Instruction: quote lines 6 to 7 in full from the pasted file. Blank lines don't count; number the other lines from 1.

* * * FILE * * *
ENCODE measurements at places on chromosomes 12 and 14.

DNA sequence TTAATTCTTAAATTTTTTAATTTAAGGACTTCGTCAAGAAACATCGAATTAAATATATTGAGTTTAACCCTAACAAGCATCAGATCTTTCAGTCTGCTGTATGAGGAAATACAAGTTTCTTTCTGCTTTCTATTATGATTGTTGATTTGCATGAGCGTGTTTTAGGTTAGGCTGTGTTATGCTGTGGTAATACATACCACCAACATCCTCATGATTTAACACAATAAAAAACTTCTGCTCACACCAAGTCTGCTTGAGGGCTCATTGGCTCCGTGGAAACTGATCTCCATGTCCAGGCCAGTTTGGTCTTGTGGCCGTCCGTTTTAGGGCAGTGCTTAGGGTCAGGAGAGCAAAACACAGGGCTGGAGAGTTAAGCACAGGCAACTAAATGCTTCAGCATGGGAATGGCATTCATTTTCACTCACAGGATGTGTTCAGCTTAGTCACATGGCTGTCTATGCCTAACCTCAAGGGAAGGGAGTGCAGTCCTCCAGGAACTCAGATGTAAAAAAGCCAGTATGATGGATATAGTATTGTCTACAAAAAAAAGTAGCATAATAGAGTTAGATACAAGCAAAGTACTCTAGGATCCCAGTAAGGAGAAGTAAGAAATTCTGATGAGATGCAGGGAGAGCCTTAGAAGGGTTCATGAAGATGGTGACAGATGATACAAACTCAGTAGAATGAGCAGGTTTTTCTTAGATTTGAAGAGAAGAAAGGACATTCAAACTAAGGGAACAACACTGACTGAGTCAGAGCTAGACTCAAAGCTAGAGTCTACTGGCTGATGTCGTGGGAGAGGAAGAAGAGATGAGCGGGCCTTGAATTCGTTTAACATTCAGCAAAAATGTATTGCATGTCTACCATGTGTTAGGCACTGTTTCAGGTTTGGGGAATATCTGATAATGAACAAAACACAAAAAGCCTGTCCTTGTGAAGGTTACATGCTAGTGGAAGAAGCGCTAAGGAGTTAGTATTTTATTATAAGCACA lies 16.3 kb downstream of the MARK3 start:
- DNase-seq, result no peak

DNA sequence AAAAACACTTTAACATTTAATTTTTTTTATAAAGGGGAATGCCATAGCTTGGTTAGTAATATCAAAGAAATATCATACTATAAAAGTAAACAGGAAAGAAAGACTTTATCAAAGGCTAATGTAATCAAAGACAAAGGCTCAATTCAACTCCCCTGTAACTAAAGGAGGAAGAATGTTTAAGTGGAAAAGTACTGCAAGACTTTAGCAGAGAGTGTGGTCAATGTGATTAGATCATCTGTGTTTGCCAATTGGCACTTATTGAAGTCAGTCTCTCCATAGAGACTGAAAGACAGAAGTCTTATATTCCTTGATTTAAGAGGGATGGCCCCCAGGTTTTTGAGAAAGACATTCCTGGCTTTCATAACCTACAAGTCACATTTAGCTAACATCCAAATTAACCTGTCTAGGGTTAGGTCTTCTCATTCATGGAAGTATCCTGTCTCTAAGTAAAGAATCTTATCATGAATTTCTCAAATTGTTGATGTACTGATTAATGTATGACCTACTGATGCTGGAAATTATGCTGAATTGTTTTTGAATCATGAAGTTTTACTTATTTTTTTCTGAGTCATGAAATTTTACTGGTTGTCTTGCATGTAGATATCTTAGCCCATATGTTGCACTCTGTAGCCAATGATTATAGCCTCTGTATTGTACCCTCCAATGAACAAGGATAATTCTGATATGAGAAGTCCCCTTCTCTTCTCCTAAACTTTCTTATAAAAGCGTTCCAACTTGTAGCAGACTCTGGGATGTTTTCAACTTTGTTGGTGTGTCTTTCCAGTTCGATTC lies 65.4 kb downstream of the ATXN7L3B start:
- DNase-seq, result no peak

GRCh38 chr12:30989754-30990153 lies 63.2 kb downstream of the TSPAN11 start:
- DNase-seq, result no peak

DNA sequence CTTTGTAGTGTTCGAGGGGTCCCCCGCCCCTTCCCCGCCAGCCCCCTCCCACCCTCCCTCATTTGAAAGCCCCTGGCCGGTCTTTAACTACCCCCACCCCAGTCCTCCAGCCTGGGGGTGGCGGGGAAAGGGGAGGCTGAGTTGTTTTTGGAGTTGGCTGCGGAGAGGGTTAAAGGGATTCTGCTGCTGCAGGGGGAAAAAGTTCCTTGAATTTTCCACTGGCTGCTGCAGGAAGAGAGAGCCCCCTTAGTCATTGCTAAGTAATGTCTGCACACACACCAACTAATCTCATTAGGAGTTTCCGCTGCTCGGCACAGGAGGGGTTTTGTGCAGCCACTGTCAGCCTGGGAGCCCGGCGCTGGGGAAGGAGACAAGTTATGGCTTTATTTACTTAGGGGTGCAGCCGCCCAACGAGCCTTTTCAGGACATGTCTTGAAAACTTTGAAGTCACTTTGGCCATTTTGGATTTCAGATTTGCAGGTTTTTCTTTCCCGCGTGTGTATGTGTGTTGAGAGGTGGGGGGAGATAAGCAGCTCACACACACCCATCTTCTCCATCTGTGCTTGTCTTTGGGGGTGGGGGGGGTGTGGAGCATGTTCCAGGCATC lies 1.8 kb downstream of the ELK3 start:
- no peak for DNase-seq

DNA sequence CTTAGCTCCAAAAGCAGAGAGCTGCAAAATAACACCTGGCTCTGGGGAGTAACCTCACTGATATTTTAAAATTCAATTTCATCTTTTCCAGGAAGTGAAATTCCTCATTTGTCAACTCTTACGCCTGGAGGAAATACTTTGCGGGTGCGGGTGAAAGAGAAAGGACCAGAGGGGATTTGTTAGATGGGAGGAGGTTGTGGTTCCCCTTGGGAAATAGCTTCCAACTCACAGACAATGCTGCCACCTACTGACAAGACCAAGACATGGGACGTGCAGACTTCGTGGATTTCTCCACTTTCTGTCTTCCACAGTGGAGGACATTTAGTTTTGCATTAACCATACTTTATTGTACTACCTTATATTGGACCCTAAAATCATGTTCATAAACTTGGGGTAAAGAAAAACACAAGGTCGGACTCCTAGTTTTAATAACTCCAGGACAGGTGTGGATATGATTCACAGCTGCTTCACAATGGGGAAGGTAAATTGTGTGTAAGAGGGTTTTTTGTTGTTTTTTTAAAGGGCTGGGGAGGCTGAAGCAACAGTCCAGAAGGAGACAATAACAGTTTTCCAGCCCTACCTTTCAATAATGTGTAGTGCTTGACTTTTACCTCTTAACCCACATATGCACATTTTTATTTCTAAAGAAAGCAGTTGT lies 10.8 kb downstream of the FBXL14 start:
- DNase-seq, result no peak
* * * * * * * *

GRCh38 chr12:30989754-30990153 lies 63.2 kb downstream of the TSPAN11 start:
- DNase-seq, result no peak